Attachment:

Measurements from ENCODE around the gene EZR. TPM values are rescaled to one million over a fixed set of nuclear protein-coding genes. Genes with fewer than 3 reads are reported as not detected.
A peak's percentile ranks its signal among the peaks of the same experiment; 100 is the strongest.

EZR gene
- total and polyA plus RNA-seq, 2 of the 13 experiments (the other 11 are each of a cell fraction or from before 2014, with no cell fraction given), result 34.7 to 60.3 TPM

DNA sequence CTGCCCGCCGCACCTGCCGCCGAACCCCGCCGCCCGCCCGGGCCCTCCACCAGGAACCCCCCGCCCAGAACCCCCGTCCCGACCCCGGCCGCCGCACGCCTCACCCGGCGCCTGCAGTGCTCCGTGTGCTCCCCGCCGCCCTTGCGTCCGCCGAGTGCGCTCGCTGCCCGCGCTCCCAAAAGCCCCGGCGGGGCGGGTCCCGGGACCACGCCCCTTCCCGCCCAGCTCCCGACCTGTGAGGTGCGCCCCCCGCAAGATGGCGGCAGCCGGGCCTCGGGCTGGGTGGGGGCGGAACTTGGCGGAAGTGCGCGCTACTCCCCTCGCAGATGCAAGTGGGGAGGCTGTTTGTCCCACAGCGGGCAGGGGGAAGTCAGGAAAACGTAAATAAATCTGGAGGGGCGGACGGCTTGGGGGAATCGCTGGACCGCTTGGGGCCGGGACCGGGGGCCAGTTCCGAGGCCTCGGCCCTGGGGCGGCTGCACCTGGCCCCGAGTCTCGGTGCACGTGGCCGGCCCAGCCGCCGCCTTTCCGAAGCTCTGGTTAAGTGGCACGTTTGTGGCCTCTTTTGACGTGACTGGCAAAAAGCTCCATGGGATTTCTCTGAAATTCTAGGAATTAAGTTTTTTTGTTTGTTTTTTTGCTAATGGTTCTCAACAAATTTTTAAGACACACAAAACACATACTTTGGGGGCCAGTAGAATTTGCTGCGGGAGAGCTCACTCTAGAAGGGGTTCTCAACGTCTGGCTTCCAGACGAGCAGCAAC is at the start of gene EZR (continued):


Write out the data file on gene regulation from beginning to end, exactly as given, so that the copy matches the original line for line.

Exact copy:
Measurements from ENCODE around the gene EZR. TPM values are rescaled to one million over a fixed set of nuclear protein-coding genes. Genes with fewer than 3 reads are reported as not detected.
A peak's percentile ranks its signal among the peaks of the same experiment; 100 is the strongest.

EZR gene
- total and polyA plus RNA-seq, 2 of the 13 experiments (the other 11 are each of a cell fraction or from before 2014, with no cell fraction given), result 34.7 to 60.3 TPM

DNA sequence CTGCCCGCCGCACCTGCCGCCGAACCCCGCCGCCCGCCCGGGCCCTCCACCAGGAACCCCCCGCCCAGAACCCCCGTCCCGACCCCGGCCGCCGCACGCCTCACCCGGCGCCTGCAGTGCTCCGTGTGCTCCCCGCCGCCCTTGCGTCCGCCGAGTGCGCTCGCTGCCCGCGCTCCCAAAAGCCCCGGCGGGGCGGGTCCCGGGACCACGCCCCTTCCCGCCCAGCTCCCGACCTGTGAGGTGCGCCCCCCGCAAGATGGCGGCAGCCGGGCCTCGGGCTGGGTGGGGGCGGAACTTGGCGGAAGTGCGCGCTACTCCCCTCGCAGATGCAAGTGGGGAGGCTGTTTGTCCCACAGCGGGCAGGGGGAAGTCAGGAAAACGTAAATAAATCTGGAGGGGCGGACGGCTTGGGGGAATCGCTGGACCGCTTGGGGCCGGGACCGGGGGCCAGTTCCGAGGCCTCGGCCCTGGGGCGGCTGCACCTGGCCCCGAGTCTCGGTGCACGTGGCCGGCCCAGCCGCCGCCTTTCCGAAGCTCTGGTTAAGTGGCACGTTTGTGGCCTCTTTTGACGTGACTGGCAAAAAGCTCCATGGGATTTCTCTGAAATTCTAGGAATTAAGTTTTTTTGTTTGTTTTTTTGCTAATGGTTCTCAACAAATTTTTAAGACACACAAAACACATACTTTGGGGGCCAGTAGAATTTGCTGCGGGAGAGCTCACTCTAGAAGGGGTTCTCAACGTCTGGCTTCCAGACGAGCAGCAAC is at the start of gene EZR (continued):